I watched a program last night about city brokers holding a downhill ski racing day. It was all very lavish and the organizer justified it by saying “But its all great team-building” It irritated me because there is a lot of money spent on questionable team-building.

I am sorry but skiing fast downhill on your own is fun but it is not team-building. Neither is motor-sport or go-karting (which I love) or anything else you fundamentally do on your own. At best some community building happens around these events or in the evening, but the community building is a by-product, not part of the activity.

Matrix teams are expensive and difficult to get together and we really need to get the best out of this scarce face to face time. To do this we need to be clear on our objectives and then design events that meet these objectives.

The first thing to realize is that we may not need to be a team (see previous posts) so building a broad but shallow network of relationships may be fine (we call this a community). If we really need to be a traditional team then we need to work more intensively on a limited set of relationships.

At my company meetings we always include some community building. Our criteria for this are that it should be:

  1. Something we can do in small groups of 4-6 that regularly change to encourage interaction and conversations
  2. Something that structures the time but is not so intense and absorbing that we don’t have time to have a laugh and catch up too
  3. Something that is different than our everyday experiences so we build a shared set of experiences that we otherwise might not get to do, and see our colleagues in different contexts.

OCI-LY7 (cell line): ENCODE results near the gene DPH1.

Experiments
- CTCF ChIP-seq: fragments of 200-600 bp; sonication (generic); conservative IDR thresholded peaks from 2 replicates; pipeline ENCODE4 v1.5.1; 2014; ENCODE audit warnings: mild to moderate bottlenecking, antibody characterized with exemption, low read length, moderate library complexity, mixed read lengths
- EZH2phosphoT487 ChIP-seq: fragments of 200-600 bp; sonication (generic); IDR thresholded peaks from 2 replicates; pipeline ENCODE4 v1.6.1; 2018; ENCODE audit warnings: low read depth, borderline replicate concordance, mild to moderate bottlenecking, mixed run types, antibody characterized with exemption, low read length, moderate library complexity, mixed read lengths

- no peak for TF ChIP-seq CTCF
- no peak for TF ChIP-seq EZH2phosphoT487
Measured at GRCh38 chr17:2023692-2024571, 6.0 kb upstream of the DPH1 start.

Things that have worked well include white water rafting (fabulous), circus school (painful the next day), stunt school (painful the same day if you misunderstand instructions on how to smash a bottle over your colleagues head – sorry Phil!) and horse whispering (hard to explain but great learning).

So start by being clear about your “team-building” objective and then match the design of the event to these objectives.

Of course if you are just looking for an excuse to enjoy yourselves and using team-building as an excuse this is also fine – enjoy!

What is the best or worst “team-building” event you have ever been on?

About the author:

Kevan Hall Kevan Hall is a CEO, author, speaker and trainer in matrix management, virtual teams and global working. He is the author of "Speed Lead - faster, simpler ways to manage people, projects and teams in complex companies, "Making the Matrix work - how matrix managers engage people and cut through complexity", and the "Life in a Matrix" podcasts, videos, cartoons and blog. He is CEO and founder of Global Integration. Company profile: .

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